Nav: Home

Jane Qiu and Jane Palmer awarded EGU Science Journalism Fellowship

January 18, 2017

The European Geosciences Union (EGU) has named journalists Jane Qiu and Jane Palmer as the winners of its 2017 Science Journalism Fellowship. Qiu will receive €3,000 to report on glaciers and fjord ecosystems in Svalbard, while Palmer is awarded €2,000 travel to Peru to find out more about the threat posed by slow-moving landslides.

Qiu, one of the winners of the first edition of the EGU Science Journalism Fellowship five years ago, says: "I'm thrilled to have the fantastic opportunity to investigate a peculiar glacier behaviour in Svalbard, Norway, that has societal implications for high-mountain regions globally. I'll also look into what is likely to happen to a unique fjord ecosystem once the fast-retreating glaciers terminate on land."

Palmer, a first-time winner of the Fellowship, says: "It's an honour to be selected for this fellowship, which I will use to travel to the Colca valley of southern Peru where a slow-moving landslide threatens a village, pre-Inca terraces and tourism. I am looking forward to reporting on this research, which will help scientists identify and prepare for slow moving landslides in other regions of Peru, and the world."

Jane Qiu is an independent science writer in Beijing. She has written wide-ranging geoscience topics for publications such as Nature, Science, Scientific American, and The Economist - providing a much-needed perspective on science in Asia. A recipient of many fellowships and travel grants, Qiu has gained an in-depth understanding of the Earth system by tagging along with field scientists in far-flung corners of the world. In 2016, she received an AAAS Kavli Science Journalism Award, an Asian Environmental Journalism Award, and a Pulitzer Centre on Crisis Reporting travel grant.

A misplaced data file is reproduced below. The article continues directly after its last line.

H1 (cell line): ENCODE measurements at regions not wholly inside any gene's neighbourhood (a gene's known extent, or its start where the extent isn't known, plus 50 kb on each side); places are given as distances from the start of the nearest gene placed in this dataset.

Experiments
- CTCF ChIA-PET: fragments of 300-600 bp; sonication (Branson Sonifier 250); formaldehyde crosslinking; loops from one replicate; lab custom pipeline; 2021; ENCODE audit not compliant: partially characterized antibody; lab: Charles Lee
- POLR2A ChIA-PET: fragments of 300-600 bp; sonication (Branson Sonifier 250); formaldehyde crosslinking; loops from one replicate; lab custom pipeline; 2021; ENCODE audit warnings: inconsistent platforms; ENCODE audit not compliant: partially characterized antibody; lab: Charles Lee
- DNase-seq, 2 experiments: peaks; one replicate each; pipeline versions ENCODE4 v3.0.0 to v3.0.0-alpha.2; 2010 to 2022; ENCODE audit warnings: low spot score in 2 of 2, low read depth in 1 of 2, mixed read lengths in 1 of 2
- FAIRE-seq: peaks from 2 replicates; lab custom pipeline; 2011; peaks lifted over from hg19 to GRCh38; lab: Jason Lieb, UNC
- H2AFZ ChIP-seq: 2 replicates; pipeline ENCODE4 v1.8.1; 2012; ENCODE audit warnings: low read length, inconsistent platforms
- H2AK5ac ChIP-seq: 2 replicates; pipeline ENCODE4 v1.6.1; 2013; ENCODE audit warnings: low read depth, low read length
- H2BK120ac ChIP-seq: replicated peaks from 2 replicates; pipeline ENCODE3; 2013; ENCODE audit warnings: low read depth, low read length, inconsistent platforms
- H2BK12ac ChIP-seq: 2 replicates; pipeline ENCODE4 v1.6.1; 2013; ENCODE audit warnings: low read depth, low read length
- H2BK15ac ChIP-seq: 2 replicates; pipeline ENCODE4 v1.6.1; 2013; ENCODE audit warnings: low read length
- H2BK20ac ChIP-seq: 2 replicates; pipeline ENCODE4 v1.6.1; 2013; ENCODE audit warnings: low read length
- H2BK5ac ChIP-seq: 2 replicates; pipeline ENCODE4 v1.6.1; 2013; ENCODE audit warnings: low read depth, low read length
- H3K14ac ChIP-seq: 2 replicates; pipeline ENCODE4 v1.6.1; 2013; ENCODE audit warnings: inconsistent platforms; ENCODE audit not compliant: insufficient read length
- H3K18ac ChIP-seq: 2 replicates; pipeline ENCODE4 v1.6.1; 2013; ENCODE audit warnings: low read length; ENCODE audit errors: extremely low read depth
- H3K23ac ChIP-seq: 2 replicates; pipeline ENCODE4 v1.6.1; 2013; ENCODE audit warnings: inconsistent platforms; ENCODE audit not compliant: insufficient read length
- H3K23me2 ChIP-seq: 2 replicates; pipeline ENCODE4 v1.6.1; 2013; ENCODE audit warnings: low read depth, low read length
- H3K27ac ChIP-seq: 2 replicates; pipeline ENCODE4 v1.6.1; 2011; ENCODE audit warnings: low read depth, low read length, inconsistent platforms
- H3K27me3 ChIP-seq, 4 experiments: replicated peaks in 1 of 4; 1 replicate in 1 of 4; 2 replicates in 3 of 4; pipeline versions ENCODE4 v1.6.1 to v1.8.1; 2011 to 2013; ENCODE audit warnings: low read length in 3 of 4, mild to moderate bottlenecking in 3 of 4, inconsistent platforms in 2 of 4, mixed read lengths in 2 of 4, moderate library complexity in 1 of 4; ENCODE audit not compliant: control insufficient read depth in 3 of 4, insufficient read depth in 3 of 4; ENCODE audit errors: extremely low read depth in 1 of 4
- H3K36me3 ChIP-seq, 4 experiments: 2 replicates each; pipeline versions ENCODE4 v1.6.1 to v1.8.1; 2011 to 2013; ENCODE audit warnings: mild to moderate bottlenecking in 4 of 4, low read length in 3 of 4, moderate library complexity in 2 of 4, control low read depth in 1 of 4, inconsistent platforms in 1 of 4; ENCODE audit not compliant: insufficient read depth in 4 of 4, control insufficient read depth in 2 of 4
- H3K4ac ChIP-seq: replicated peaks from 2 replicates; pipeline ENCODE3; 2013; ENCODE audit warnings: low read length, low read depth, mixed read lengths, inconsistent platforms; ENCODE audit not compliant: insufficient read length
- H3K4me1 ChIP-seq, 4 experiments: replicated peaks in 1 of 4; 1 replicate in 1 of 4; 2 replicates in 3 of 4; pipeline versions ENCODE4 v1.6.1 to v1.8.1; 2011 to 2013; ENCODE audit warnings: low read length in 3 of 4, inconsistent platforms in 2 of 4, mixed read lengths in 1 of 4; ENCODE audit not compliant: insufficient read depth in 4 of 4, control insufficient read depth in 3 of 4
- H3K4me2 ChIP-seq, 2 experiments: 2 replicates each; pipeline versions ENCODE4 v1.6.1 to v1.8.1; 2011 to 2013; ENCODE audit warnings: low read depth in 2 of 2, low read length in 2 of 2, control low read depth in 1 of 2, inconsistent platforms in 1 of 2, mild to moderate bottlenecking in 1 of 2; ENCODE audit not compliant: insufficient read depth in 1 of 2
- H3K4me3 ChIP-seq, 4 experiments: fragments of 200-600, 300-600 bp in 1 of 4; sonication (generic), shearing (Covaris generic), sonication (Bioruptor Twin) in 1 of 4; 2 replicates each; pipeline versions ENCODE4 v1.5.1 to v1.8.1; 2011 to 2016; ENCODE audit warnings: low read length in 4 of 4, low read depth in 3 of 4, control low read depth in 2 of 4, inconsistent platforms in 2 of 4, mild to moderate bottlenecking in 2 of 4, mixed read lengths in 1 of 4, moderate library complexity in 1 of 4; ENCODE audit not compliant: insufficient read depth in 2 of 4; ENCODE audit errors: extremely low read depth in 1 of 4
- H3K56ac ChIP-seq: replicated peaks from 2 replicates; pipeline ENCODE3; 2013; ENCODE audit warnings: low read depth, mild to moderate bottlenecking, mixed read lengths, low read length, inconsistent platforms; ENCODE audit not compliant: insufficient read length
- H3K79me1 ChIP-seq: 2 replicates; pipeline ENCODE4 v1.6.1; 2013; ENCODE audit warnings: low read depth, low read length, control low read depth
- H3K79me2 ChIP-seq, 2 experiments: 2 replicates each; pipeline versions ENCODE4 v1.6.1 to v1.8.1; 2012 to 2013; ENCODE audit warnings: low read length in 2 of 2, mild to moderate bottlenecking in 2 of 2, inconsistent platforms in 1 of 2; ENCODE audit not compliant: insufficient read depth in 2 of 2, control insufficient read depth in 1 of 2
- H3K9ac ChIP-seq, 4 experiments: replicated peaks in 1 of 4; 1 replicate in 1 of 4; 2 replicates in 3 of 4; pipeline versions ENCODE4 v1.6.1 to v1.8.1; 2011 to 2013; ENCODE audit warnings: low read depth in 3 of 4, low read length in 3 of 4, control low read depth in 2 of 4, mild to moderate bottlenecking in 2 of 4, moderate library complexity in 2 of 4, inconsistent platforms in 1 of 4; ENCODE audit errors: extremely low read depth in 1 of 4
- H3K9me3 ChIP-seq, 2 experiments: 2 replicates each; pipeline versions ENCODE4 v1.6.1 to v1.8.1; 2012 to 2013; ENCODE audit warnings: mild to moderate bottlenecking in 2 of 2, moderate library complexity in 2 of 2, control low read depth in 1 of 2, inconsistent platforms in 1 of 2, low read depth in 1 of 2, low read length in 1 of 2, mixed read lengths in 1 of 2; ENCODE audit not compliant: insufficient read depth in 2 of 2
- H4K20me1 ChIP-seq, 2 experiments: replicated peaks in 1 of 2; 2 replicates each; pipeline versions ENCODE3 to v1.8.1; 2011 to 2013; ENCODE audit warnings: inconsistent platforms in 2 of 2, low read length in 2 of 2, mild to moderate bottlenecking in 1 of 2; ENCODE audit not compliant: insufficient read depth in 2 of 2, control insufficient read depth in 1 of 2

Jane Palmer is a print and radio journalist based in the Colorado who covers science, the environment and health. She has written extensively about the geosciences for many outlets including BBC Earth, New Scientist, Smithsonian and Science and is a regular host of Colorado's KGNU's How On Earth radio show. She has been awarded two travel fellowships by the National Association of Science Writers and a Logan Science Journalism Fellowship from the Marine Biology Laboratories.

European Geosciences Union

Related Glaciers Articles:

Disappearing Peruvian glaciers
It is common knowledge that glaciers are melting in most areas across the globe.
New insight into glaciers regulating global silicon cycling
A new review of silicon cycling in glacial environments, led by scientists from the University of Bristol, highlights the potential importance of glaciers in exporting silicon to downstream ecosystems.
Tidewater glaciers: Melting underwater far faster than previously estimated?
A tidewater glacier in Alaska is melting underwater at rates upwards of two orders of magnitude greater than what is currently estimated, sonar surveys reveal.
Asia's glaciers provide buffer against drought
A new study to assess the contribution that Asia's high mountain glaciers make to relieving water stress in the region is published this week (May 29, 2019) in the journal Nature.
Melting small glaciers could add 10 inches to sea levels
A new review of glacier research data paints a picture of a future planet with a lot less ice and a lot more water.
More Glaciers News and Glaciers Current Events

Best Science Podcasts 2019

We have hand picked the best science podcasts for 2019. Sit back and enjoy new science podcasts updated daily from your favorite science news services and scientists.
Now Playing: TED Radio Hour

Rethinking Anger
Anger is universal and complex: it can be quiet, festering, justified, vengeful, and destructive. This hour, TED speakers explore the many sides of anger, why we need it, and who's allowed to feel it. Guests include psychologists Ryan Martin and Russell Kolts, writer Soraya Chemaly, former talk radio host Lisa Fritsch, and business professor Dan Moshavi.
Now Playing: Science for the People

#537 Science Journalism, Hold the Hype
Everyone's seen a piece of science getting over-exaggerated in the media. Most people would be quick to blame journalists and big media for getting in wrong. In many cases, you'd be right. But there's other sources of hype in science journalism. and one of them can be found in the humble, and little-known press release. We're talking with Chris Chambers about doing science about science journalism, and where the hype creeps in. Related links: The association between exaggeration in health related science news and academic press releases: retrospective observational study Claims of causality in health news: a randomised trial This...